kbgoffice again working(sort of)

The code for kbgoffice is working already on my machine. It is not really ported to Qt4, because right now it relays on the qt3support which will not be there and for good ;) . There are also some annoying bugs(I will see where they came from, so keep calm :P ). The instructions to compile the code(notice there is no target to install it for now) are in the INSTALL file. To get the code you will need subversion. Search google if you don’t know how to get it. The command to checkout the code is

svn co http://svn.assembla.com/svn/kbgoffice/trunk kbgoffice;cd kbgoffice



and follow the instructions. You will also need the dictionary files which you can find over here

kbgoffice fun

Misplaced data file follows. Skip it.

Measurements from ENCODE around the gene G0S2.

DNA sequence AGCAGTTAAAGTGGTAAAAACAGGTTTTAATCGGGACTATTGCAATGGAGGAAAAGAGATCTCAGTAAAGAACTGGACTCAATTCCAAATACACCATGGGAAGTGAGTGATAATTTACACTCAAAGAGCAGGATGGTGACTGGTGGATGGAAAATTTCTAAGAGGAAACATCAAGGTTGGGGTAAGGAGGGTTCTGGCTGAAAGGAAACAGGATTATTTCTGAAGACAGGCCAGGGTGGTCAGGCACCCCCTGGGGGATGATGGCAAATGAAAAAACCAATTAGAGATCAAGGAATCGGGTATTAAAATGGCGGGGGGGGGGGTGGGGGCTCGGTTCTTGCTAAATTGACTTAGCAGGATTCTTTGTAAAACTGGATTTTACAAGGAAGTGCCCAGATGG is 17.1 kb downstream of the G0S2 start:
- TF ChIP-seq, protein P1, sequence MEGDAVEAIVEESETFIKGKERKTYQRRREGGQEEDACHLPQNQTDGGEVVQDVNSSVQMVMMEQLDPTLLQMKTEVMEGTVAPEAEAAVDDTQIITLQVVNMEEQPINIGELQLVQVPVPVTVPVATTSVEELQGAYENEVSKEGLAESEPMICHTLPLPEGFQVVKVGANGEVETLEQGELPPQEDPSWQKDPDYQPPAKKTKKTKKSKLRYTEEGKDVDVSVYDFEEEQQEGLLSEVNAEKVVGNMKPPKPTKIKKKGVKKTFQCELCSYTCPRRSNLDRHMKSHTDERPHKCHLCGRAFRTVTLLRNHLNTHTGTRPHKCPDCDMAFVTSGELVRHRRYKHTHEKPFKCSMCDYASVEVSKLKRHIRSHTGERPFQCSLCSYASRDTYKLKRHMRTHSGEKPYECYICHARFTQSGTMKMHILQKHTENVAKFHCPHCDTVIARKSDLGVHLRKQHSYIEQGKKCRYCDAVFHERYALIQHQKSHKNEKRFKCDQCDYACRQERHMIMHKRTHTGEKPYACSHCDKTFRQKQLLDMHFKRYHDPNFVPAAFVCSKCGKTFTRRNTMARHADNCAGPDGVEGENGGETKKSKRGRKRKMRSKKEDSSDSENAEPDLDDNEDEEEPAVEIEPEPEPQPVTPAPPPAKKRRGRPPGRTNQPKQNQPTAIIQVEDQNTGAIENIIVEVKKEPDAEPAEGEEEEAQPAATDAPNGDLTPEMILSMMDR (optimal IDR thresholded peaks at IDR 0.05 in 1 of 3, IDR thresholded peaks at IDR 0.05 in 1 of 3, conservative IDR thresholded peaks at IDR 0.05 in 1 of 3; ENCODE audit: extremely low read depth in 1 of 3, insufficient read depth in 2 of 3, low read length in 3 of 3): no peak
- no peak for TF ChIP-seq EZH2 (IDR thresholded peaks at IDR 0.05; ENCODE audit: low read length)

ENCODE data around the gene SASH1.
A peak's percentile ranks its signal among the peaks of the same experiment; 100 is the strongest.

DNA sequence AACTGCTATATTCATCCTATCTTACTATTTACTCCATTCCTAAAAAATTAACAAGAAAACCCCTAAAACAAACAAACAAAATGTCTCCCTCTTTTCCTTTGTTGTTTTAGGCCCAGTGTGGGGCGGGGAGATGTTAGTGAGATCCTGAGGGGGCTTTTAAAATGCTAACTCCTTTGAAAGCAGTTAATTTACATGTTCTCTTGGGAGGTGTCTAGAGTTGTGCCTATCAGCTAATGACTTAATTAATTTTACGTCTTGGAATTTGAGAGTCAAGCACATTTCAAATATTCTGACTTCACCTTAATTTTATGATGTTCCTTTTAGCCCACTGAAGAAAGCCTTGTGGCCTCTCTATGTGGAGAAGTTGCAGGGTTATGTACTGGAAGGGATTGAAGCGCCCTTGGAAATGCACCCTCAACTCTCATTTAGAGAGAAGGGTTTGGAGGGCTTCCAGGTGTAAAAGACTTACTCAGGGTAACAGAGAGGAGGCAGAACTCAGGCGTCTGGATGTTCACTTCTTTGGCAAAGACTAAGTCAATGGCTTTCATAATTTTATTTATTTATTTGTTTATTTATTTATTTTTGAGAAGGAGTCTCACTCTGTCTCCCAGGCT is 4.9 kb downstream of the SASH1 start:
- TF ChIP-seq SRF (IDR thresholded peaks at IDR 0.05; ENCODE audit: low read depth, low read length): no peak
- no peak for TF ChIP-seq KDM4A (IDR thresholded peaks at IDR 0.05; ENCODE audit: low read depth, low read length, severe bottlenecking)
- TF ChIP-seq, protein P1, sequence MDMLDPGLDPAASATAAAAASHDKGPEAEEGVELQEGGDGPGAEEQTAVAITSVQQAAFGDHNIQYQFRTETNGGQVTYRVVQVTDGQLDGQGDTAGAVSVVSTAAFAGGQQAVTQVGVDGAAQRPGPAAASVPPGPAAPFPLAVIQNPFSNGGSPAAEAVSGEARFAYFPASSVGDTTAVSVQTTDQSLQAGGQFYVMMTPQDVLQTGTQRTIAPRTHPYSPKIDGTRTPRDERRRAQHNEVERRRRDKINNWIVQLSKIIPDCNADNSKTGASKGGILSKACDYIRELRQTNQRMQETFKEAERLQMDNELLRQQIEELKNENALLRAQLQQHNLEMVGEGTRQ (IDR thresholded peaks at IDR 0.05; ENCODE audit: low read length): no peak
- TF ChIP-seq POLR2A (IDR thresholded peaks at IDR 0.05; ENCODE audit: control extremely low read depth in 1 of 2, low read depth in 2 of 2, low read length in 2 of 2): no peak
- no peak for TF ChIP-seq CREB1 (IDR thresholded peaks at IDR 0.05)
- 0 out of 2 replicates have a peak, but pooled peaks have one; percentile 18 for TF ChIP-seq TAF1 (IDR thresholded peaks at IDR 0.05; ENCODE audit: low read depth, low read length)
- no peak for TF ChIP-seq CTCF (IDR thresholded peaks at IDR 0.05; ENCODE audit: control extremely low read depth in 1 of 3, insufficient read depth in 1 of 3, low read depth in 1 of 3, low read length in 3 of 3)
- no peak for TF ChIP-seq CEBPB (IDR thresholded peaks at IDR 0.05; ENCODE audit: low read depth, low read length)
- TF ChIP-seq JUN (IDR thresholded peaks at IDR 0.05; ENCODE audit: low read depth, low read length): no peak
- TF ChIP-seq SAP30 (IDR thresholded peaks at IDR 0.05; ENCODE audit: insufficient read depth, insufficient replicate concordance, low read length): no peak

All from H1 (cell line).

Today at the Bulgarian linux forum someone asked to port the kbgoffice program to KDE4. I have used the damn thing pretty much so I decided to go for it. After 2 hours of fighting with compiler errors it finally compiled but most of the code is just commented out so I got a prototype… I started to look at the classes this night and I see some bad code :( . Not sure why but many people still write ugly C++ code. The idea of the whole program is rather nice and the design is cool but there are some things that drive me nuts. For example the author reads the config file everytime he needs to save/read a property which is not efficient at all. I will try to fix some of the problems and I hope I will have the time for that. I will post a snippet which bit me today while I was working on the damn thing.